Then, she and her husband decided to have a baby. Health care became the biggest financial concern she had, aside of making sure the mortgage got paid every month. The having the baby part was great. The hospital copay was only $500, for a stay that racked up almost $17,000 dollars (and that, praise the universe, was a healthy, mostly uncomplicated birth!), but once baby made three, the new premiums skyrocketed by over %50. Ouch.
She dug deeper, discovered a provider based out of Tenessee called MidWest Life, licensed to sell in MA, who specialized in the self employed folks, and switched from an in state HMO to a nationwide PPO system, with an a la carte based coverage selection. She went minimum on most things, and then made sure that well child coverage was strong, as well as emergency and preventative care. Brilliant, right? Paying for what you need, not paying for all the HMO extras that have to make up for the differentials between the healthy folks who don't use most of what they pay premiums towards and the chronically ill who use more than they pay for (because, if you're an HMO, you've go to balance those numbers, right?). Paying premiums based on a national average, as opposed to the spiked rates here in MA, where only a handful of providers are allowed to peedle their products sounded great.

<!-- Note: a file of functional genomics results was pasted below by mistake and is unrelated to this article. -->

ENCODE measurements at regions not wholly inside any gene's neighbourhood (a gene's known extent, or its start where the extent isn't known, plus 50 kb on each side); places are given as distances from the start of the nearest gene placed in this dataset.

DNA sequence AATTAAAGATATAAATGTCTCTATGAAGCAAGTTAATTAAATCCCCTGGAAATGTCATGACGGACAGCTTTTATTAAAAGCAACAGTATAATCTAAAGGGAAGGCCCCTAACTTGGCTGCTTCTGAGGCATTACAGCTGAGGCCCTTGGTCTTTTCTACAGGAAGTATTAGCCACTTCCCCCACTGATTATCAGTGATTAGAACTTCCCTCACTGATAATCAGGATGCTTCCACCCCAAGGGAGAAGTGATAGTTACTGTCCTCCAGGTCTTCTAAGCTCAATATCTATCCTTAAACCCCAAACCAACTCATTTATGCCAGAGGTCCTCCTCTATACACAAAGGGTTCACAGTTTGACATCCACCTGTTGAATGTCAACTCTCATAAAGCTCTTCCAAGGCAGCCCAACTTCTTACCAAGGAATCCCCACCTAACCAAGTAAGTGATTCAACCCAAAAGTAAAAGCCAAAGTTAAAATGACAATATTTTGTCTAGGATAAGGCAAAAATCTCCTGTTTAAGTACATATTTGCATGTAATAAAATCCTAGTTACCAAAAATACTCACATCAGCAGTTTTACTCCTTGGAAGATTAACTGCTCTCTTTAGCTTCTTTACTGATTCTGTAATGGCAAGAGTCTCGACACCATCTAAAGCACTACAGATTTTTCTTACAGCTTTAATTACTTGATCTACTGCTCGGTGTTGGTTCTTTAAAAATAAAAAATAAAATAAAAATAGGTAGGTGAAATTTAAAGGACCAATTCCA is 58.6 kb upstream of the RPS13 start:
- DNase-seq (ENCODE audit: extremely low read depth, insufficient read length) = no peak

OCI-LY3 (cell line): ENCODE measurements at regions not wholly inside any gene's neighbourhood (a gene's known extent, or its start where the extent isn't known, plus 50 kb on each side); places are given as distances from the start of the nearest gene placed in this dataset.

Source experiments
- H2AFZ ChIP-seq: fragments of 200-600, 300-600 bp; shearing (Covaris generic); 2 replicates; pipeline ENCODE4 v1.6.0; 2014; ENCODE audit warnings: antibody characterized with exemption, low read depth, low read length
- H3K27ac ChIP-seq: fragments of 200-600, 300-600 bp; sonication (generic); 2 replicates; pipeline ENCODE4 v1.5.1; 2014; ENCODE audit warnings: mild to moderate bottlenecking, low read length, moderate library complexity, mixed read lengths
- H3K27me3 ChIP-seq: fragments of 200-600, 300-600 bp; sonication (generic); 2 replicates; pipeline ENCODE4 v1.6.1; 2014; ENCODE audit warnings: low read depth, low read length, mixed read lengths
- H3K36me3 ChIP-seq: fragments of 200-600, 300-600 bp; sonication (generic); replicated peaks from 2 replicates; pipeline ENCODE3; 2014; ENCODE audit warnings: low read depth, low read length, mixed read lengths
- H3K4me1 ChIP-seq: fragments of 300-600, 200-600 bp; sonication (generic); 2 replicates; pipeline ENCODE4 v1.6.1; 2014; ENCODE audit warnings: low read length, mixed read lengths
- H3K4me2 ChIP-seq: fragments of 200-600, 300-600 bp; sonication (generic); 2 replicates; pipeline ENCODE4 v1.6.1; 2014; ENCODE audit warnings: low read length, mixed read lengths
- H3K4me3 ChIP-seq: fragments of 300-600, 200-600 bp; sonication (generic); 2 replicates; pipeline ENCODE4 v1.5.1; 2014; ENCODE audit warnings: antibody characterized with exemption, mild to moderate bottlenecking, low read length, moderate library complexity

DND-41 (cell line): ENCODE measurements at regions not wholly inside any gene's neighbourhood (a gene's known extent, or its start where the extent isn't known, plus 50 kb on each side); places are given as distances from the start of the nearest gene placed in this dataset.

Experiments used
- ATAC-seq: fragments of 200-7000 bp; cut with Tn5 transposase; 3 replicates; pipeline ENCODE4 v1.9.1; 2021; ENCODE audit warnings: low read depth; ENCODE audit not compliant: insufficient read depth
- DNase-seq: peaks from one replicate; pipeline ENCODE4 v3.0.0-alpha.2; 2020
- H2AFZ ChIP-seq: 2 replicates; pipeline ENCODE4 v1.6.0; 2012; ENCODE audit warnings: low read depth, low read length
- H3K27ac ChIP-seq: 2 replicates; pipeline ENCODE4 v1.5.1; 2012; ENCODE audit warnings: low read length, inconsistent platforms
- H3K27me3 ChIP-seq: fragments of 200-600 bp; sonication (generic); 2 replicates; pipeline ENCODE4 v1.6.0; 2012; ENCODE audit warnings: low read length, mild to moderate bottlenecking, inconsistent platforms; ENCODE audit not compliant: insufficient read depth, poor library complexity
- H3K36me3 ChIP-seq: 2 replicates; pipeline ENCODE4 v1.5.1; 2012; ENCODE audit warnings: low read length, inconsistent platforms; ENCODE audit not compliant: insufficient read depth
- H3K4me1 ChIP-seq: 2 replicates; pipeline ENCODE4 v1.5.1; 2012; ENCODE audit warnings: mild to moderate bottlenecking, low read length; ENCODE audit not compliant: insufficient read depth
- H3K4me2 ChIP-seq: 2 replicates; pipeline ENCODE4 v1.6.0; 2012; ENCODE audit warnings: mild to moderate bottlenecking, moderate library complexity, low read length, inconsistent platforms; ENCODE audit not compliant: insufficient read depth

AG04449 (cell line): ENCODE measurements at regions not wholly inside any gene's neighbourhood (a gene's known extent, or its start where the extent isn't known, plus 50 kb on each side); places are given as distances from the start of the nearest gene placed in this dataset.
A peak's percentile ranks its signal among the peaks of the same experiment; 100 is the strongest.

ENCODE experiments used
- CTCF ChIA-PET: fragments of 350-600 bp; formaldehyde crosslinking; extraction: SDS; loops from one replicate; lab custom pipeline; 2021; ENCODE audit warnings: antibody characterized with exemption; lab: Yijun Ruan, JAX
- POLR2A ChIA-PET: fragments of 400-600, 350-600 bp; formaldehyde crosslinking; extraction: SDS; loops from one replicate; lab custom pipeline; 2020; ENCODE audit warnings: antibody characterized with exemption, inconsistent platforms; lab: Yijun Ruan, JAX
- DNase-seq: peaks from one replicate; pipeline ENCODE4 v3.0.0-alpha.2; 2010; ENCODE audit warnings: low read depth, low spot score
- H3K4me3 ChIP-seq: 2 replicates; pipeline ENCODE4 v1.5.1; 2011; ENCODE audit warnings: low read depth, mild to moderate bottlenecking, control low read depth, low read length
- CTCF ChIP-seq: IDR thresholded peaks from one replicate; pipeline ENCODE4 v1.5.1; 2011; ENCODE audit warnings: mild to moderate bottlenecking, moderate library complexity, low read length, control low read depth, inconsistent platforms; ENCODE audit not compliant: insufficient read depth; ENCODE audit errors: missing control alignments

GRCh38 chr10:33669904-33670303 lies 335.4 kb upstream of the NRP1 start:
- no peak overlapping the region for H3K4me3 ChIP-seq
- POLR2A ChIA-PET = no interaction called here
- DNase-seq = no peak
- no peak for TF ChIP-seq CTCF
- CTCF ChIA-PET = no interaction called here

And then MA decided to up the ante. The new minimum coverage criteria go into effect at the beginning of 2009, and guess what? Her coverage no longer makes the grade. What she felt was sufficient for her family and budget was no longer suffient according the great and powerful Oz, or whomever the hell is in charge of all this. If she does not switch to a compliant coverage minimum by year's end, she is fined approximately $75 per adult, per month until she does. There goes all the paycheck she was saving by switching away from Blue Cross.
On Saturday, she meets with an insurance broker to try to find a middle ground. This could be her fourth health plan in three and a half years. If she gets an ulcer from worrying about it, she may just send her medical bills to the state.